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Lobbying for Peace | The Nation

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Lobbying for Peace

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All social movements need an "outside" strategy and an "inside" strategy. The growing number of people participating in rallies and marches in opposition to President George W. Bush's plans to invade Iraq is heartening. The participants in protest events have included large numbers of ordinary Americans with no experience as activists and no ideological ax to grind. They think Bush's war plans are premature or reckless.

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Peter Dreier
Peter Dreier teaches Politics and chairs the Urban & Environmental Policy Department at Occidental College. His...

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But most Americans who oppose Bush's war plans don't show up for these protests. Polls show that since last October, when--under the pressure of the November elections--Congress voted to give Bush the broad authority he asked for to use military force against Iraq, and to act alone if necessary, Americans have become more ambivalent, hesitant and skeptical about going to war with Iraq. In growing numbers, Americans now oppose giving a free hand to a President with an itchy trigger finger. Without an "inside" strategy that gives people more conventional ways to voice their dissent, however, the peace movement will appear smaller and more marginal than it really is.

The street protests, along with petitions, newspaper and TV ads, and bumper stickers, have forced Bush to proceed more slowly than he and his advisers had planned. But ultimately, only Congress can effectively stop the Bush Administration from waging war--directly, by tying Bush's hands, or indirectly, by reflecting the public's mounting aversion to war with Iraq. Antiwar forces have begun to acknowledge this reality by focusing attention on Congress's role and mobilizing support for resolutions to limit Bush's options.

"We have to put up as many obstacles as we can," explained Erik Leaver, a foreign policy expert at the Institute for Policy Studies. "We need to pressure members of Congress to come out against the war. Legislation gives the grassroots something to grasp onto."

The strategy seems to be having an effect. On January 24, as Bush was putting the finishing touches on his State of the Union speech, 129 Democratic members of the House of Representatives--more than a quarter of all members--sent him a letter asking him "to use the opportunity provided in the upcoming State of the Union Address to offer assurances both to the American people and the international community that the United States remains committed to the diplomatic approach and comprehensive inspections process agreed to in the UN Security Council."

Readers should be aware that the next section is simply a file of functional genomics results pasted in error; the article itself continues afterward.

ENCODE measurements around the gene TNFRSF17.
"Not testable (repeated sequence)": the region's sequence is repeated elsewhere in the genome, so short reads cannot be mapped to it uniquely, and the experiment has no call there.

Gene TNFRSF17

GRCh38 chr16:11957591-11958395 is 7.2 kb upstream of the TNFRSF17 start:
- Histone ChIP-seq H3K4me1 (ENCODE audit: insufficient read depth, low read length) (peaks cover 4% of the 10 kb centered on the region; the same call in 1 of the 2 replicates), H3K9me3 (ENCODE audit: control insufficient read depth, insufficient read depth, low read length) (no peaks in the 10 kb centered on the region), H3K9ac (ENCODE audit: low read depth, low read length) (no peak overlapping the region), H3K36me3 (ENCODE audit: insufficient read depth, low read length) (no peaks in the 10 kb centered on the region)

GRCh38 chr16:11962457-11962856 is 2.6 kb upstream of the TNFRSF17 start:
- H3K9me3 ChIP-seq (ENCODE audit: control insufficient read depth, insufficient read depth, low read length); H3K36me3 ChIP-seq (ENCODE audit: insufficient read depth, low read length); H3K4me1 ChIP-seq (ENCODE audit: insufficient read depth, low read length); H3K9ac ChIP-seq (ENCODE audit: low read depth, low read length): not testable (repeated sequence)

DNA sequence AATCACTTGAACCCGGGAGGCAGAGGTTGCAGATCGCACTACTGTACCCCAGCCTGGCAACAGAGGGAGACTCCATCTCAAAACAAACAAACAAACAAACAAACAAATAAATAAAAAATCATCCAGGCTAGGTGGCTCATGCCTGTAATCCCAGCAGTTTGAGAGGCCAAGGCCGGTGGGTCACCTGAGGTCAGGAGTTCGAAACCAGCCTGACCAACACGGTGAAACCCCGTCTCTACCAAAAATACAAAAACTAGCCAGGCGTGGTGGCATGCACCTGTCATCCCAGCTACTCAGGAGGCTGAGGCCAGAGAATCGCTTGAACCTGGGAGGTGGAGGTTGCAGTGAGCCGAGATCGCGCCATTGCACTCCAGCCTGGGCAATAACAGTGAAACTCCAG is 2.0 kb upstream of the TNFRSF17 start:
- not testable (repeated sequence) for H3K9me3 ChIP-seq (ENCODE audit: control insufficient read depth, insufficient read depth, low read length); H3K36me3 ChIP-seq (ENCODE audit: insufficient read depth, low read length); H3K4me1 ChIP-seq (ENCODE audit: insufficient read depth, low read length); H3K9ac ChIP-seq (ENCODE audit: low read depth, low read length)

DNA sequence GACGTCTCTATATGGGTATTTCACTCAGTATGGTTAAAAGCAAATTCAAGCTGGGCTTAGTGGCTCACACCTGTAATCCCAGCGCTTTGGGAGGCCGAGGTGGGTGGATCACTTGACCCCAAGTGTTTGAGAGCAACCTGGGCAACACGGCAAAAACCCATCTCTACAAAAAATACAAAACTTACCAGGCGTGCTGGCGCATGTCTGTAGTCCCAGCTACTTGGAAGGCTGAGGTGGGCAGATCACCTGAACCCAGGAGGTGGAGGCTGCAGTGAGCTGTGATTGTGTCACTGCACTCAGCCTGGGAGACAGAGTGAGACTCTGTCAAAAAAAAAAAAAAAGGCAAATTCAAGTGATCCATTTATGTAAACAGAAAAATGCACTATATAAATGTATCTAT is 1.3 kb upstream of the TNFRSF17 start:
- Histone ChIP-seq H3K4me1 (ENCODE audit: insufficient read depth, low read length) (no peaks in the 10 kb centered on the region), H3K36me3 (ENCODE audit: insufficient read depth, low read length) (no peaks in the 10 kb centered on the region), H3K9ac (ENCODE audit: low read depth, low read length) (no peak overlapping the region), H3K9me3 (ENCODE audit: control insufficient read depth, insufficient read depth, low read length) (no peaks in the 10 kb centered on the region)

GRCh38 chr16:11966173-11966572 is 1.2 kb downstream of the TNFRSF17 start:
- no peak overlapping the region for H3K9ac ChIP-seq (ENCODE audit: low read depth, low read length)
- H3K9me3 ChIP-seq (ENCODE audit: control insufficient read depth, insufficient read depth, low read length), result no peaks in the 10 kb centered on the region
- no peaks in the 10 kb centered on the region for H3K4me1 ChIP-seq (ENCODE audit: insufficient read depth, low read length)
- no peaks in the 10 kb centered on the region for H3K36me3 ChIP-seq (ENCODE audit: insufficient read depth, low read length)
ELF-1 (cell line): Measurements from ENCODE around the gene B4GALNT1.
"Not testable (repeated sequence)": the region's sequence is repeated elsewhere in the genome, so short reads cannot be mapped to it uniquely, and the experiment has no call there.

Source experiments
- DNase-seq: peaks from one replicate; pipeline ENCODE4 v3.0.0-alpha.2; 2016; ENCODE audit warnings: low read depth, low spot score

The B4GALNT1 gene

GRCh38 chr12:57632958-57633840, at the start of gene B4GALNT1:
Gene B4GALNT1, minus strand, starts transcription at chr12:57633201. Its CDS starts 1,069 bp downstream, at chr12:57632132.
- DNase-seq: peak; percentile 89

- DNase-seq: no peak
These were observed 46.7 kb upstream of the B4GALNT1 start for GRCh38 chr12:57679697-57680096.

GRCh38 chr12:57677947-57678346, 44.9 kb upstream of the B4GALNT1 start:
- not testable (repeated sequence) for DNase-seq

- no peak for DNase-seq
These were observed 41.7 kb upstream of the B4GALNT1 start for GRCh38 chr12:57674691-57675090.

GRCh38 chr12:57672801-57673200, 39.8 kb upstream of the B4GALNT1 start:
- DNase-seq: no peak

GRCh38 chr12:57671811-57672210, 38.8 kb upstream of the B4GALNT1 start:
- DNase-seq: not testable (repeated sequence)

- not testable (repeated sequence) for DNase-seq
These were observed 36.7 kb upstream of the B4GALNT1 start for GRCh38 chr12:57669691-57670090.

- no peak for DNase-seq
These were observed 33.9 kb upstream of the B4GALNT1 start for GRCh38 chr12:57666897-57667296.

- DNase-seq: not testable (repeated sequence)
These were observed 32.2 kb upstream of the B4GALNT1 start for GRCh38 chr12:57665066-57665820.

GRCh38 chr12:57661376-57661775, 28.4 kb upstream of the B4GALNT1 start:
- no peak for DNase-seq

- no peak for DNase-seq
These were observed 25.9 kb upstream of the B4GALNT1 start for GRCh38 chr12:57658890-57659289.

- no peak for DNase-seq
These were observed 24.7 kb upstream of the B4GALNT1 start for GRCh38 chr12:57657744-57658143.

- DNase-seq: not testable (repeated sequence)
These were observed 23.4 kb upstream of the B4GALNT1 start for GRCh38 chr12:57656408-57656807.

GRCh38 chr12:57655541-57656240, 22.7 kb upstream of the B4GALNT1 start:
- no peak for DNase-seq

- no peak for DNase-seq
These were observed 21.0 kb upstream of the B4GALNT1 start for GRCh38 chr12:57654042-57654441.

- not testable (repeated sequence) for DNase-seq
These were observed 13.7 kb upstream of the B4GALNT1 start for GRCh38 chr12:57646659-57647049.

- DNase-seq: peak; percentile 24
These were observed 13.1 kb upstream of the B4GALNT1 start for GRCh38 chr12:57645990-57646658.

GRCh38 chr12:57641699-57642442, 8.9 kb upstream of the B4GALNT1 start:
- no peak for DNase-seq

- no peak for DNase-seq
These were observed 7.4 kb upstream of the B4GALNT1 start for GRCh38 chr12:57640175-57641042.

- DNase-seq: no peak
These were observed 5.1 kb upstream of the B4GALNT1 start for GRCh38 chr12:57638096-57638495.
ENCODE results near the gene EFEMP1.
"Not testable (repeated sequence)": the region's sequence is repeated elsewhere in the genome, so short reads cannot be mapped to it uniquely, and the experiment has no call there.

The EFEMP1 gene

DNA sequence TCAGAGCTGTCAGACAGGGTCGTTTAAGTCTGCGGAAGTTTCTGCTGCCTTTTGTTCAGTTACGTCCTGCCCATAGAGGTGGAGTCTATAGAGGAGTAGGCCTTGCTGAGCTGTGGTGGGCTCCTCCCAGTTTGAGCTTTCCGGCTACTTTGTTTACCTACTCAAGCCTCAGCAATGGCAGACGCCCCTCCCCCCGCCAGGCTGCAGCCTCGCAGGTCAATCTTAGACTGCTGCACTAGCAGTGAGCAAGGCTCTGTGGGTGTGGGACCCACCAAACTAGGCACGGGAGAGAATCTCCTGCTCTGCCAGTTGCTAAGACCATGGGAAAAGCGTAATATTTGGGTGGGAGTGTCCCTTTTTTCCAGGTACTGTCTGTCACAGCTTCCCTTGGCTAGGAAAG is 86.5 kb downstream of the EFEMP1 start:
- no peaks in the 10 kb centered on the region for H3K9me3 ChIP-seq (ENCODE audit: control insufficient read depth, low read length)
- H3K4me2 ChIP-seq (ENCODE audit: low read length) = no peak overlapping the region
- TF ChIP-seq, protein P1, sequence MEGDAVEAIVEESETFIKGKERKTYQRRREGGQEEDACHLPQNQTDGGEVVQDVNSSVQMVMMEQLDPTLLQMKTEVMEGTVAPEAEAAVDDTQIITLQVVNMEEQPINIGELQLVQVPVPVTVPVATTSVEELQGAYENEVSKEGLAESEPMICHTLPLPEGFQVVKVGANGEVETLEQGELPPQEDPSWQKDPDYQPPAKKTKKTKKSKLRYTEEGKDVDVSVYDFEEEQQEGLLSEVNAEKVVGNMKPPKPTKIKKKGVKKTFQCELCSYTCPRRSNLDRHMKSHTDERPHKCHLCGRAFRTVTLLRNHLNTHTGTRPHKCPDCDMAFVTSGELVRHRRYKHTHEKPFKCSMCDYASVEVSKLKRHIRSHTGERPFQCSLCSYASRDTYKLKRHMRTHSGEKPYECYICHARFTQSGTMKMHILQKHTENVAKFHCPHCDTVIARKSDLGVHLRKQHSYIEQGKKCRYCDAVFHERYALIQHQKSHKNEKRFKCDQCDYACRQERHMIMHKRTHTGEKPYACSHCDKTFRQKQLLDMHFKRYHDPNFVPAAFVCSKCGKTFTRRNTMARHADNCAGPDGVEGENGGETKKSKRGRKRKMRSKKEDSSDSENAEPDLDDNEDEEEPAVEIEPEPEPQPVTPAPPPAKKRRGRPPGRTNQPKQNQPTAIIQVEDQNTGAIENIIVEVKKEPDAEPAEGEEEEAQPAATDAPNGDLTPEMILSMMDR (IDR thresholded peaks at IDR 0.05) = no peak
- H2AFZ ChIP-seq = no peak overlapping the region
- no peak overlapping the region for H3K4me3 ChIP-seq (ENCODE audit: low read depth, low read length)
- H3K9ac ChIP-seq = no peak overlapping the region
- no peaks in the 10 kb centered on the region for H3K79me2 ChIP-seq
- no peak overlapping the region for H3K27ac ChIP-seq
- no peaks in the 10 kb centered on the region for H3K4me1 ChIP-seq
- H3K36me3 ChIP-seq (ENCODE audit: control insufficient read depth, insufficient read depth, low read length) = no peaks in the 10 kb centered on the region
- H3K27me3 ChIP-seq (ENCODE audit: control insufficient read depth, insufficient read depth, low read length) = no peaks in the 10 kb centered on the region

The letter, written by Representatives Sherrod Brown of Ohio and Ron Kind of Wisconsin, called on Bush to "sufficiently weigh future decisions regarding Iraq on the assessment" given by the UN weapons inspectors, "including additional inspection time and resources as appropriate." Kind was among the twenty-six signers who had voted for the war resolution last October. These original signers changed their minds as a result of grassroots organizing and public opinion in their districts--an indication that the antiwar movement outside the Beltway is being felt inside it, even though only a few major newspapers published stories about the letter.

Since then, some members of Congress have taken the next step to reassert Congress's authority in the war-making process. Senators Ted Kennedy of Massachusetts and Robert Byrd of West Virginia, and Representatives Pete DeFazio of Oregon and Ron Paul of Texas, have filed resolutions to limit Bush's room for maneuver. The Kennedy/Byrd resolution requires Bush to go back to Congress for approval before using military force in Iraq. The DeFazio/Paul bill--which was filed within hours of Secretary of State Colin Powell's February 4 speech to the UN and immediately drew thirty co-sponsors--repeals last October's use-of-force vote.

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